1. There are fewer episodes than American non-cable equivalents.
Sure, having around 12 episodes instead of 20+ is a bit frustrating when you really love a show. But consider what it means. Half the season can mean twice the budget for each episode (this is why big-budget cable shows like Game of Thrones and The Walking Dead can stay on the air). Even when a bigger budget doesn’t apply, it usually means the story is better. You are less likely to get filler episodes and meandering mid-season subplots.
2. Familiar faces.
What’s cool about BBC is that they tend to reuse actors even if it’s just as a guest appearance, especially where Doctor Who is concerned. For example, Merlin regulars Colin Morgan (Merlin), Angel Coulby (Guinevere), Anthony Head (Uther), John Hurt (Kilgarrah) have all appeared in separate episodes of Doctor Who. You will also see a number of BBC actors appear in movies. Sherlock’s Benedict Cumberpatch was the villain of Star Trek Into Darkness and Martin Freeman is Peter Jackson’s Bilbo Baggins in The Hobbit movies. It’s not only fun to see different sides of actors but you sound well-versed in pop culture when you can reference past work. Win win.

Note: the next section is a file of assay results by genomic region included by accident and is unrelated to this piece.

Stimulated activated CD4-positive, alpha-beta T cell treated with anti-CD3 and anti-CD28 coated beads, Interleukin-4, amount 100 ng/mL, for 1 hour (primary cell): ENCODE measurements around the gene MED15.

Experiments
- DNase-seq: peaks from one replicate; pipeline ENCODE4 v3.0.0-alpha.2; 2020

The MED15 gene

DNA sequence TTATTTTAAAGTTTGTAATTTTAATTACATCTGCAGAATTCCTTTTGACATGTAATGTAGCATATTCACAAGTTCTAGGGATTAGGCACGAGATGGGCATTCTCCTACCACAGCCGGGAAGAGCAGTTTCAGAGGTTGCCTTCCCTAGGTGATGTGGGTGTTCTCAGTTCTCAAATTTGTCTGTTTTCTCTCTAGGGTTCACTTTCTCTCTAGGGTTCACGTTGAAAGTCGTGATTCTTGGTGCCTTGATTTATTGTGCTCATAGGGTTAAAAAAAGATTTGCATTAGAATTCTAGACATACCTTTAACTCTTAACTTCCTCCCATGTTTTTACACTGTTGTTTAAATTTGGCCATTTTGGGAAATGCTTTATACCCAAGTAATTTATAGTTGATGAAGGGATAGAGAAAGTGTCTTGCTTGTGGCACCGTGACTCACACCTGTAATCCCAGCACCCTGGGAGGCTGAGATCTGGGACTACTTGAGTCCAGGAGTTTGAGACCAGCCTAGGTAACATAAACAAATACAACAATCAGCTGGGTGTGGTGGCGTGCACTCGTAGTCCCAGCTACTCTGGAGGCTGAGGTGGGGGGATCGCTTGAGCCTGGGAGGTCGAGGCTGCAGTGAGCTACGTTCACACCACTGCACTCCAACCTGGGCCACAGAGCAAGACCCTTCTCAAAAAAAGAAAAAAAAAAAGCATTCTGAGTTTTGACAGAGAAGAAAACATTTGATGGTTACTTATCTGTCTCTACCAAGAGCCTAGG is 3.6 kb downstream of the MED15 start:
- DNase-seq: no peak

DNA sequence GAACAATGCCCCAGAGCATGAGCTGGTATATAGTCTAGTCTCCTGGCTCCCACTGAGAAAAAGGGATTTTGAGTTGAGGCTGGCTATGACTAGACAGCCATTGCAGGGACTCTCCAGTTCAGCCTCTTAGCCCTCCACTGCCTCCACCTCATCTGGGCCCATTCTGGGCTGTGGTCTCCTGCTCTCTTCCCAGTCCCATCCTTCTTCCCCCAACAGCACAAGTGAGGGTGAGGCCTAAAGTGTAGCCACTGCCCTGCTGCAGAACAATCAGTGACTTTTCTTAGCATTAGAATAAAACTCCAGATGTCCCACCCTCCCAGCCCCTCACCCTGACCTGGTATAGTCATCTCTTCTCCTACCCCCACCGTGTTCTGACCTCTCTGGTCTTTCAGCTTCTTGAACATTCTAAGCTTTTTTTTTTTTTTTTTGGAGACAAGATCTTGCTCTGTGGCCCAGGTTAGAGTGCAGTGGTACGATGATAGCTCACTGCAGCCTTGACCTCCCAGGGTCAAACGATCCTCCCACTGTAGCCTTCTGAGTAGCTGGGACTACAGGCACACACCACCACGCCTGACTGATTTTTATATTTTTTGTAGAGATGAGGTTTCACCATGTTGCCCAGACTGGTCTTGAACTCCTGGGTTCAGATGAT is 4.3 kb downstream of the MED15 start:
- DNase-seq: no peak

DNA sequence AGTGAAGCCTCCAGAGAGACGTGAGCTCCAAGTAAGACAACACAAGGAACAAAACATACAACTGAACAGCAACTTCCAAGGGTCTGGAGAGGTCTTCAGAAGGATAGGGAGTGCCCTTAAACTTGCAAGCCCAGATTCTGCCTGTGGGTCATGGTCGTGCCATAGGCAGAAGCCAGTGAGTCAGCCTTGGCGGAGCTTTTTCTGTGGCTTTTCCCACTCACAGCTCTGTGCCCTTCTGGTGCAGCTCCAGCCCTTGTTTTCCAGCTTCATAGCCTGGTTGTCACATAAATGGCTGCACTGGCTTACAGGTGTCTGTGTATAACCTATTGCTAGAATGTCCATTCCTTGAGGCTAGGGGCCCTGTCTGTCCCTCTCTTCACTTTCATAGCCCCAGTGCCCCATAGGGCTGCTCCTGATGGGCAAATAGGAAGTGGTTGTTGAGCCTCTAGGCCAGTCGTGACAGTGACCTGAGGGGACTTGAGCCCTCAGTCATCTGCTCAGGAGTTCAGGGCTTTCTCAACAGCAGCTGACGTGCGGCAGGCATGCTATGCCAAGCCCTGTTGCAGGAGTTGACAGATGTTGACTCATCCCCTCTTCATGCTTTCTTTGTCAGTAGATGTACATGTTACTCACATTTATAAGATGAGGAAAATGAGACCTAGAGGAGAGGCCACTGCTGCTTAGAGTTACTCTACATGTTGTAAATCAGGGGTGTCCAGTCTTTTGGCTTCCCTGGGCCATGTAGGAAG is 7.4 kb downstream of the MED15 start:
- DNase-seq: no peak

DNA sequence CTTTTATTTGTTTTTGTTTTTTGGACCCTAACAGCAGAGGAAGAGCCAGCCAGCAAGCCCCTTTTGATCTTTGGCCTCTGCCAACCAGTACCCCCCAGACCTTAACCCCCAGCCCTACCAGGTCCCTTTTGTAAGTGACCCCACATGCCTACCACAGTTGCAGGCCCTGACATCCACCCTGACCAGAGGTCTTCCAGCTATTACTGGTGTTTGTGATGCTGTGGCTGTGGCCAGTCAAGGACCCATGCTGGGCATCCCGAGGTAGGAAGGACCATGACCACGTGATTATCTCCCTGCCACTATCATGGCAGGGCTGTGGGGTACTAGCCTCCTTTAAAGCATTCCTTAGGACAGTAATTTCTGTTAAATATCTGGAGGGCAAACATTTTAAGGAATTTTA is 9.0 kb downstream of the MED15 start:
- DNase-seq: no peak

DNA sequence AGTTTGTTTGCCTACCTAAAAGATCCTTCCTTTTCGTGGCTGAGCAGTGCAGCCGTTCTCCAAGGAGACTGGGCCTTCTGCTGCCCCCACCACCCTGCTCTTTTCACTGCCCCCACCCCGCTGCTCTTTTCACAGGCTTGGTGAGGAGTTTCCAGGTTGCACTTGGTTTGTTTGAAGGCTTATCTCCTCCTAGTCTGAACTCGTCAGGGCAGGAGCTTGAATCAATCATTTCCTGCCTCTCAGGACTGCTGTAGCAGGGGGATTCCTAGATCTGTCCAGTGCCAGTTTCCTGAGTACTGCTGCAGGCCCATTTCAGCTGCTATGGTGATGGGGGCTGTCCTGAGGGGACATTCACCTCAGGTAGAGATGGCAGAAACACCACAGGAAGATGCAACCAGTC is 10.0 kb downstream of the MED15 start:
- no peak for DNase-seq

3. The United States will steal the idea anyway but it’ll be horrible.
Plenty of US shows have come courtesy of our friends across the pond. Being Human, Skins, The Office, Mistresses, Viva Laughlin! and Eleventh Hour all started as British series. Most don’t sound too familiar right? That’s because they weren’t good. Watch the originals. (http://en.wikipedia.org/wiki/List_of_American_television_series_based_on_British_television_series)
4. British humour.
Sarcasm, innuendo, satire, dark humor…it can take a while for some viewers to get used to it. There’s also a tendency for smart characters to do silly things. American shows, comedies in particular, tend to be over the top with stupid characters doing stupid things. The new FOX show Brooklyn Nine-nine comes to mind; I can’t even look at the promos without rolling eyes. Something can be said of some subtlety every once and a while.
5. The culture.
We live in a big world that is continually made smaller by technology. Learning a bit about British culture and history through their TV isn’t a bad thing. It makes you a bit more cultured and well-rounded and you get to listen to fun accents, which is always great.